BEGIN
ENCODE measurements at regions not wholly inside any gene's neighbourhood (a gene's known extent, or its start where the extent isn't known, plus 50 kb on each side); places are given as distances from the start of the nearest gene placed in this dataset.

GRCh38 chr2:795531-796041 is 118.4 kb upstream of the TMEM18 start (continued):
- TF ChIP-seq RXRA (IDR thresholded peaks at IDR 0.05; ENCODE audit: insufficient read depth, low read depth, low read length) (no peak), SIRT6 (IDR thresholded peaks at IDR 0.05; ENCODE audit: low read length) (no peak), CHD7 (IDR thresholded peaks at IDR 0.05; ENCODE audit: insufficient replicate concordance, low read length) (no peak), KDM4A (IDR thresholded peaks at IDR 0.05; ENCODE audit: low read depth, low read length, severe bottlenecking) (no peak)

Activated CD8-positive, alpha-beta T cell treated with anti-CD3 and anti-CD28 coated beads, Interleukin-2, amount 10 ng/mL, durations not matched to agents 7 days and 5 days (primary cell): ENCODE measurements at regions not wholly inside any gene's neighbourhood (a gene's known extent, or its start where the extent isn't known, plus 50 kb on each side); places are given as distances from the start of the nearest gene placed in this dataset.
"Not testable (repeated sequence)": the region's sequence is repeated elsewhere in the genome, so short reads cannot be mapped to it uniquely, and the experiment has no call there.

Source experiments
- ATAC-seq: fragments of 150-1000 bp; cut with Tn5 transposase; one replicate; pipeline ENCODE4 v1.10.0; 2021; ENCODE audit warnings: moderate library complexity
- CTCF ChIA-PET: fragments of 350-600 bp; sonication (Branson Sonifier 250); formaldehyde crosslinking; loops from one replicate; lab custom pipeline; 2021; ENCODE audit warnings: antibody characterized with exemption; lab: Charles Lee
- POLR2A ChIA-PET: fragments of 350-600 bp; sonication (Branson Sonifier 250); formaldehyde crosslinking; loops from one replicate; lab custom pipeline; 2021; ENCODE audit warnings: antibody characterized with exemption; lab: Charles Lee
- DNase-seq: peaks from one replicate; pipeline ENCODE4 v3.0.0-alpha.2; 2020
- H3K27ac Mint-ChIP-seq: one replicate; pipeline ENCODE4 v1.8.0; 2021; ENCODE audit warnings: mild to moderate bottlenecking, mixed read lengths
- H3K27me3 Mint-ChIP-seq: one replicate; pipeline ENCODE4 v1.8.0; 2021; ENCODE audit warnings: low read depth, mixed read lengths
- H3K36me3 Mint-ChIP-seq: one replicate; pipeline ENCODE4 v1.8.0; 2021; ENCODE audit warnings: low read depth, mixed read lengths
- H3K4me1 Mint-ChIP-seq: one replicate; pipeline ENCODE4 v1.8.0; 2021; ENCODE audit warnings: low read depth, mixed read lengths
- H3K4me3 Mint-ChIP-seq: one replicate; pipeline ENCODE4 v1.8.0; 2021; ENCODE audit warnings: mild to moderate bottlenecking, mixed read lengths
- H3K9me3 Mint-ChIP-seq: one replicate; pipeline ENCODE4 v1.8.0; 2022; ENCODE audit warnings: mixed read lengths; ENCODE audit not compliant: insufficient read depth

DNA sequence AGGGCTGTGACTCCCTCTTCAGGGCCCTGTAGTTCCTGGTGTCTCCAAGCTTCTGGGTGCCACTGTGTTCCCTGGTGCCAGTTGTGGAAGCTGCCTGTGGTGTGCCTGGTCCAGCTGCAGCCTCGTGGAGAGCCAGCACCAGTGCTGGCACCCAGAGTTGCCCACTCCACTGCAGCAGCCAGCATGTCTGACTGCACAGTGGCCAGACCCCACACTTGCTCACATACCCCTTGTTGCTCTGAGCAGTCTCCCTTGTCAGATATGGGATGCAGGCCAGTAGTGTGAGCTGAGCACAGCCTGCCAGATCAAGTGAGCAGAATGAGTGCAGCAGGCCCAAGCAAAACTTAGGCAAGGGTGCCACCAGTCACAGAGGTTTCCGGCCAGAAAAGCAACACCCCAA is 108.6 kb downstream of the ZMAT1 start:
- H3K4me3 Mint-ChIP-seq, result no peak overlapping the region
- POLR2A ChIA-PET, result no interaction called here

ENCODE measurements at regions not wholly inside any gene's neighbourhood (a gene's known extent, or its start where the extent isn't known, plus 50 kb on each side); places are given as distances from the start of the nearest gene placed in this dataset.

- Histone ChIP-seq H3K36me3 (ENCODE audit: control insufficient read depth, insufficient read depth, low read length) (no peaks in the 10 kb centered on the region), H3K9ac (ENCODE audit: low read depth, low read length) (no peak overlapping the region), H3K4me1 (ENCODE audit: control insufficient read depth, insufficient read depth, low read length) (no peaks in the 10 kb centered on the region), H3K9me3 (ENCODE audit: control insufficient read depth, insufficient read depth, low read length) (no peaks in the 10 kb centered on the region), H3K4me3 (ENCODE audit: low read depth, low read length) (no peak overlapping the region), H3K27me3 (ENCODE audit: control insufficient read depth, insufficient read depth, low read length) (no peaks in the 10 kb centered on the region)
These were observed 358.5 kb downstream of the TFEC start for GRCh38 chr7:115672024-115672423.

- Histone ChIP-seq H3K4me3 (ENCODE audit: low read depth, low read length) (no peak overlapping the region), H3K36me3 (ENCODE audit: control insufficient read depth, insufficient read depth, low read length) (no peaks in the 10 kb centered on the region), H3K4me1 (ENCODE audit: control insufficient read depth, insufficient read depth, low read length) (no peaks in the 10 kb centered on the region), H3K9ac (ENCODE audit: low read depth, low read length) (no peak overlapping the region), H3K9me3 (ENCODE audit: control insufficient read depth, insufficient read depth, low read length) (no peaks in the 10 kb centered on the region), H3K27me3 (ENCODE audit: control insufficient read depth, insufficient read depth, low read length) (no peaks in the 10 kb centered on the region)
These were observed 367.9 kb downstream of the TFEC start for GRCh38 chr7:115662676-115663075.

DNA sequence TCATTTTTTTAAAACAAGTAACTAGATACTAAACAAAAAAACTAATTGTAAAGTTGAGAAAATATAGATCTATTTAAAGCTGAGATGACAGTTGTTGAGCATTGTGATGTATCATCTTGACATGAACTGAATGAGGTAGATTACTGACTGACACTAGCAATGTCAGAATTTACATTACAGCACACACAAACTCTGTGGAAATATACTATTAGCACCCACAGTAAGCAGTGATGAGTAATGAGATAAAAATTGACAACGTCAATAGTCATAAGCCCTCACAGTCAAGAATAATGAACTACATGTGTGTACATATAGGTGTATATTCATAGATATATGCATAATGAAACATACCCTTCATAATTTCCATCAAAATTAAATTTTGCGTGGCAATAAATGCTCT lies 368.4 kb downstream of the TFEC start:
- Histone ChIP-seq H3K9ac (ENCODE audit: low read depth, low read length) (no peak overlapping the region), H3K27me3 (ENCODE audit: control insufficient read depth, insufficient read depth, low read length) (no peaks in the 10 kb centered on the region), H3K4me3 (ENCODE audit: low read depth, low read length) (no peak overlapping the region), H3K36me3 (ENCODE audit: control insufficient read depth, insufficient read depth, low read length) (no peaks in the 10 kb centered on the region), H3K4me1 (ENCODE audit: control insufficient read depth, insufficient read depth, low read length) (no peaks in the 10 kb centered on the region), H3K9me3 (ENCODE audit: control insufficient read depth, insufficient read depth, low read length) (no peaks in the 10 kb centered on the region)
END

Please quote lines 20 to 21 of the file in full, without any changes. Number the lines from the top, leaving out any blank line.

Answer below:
ENCODE measurements at regions not wholly inside any gene's neighbourhood (a gene's known extent, or its start where the extent isn't known, plus 50 kb on each side); places are given as distances from the start of the nearest gene placed in this dataset.

- Histone ChIP-seq H3K36me3 (ENCODE audit: control insufficient read depth, insufficient read depth, low read length) (no peaks in the 10 kb centered on the region), H3K9ac (ENCODE audit: low read depth, low read length) (no peak overlapping the region), H3K4me1 (ENCODE audit: control insufficient read depth, insufficient read depth, low read length) (no peaks in the 10 kb centered on the region), H3K9me3 (ENCODE audit: control insufficient read depth, insufficient read depth, low read length) (no peaks in the 10 kb centered on the region), H3K4me3 (ENCODE audit: low read depth, low read length) (no peak overlapping the region), H3K27me3 (ENCODE audit: control insufficient read depth, insufficient read depth, low read length) (no peaks in the 10 kb centered on the region)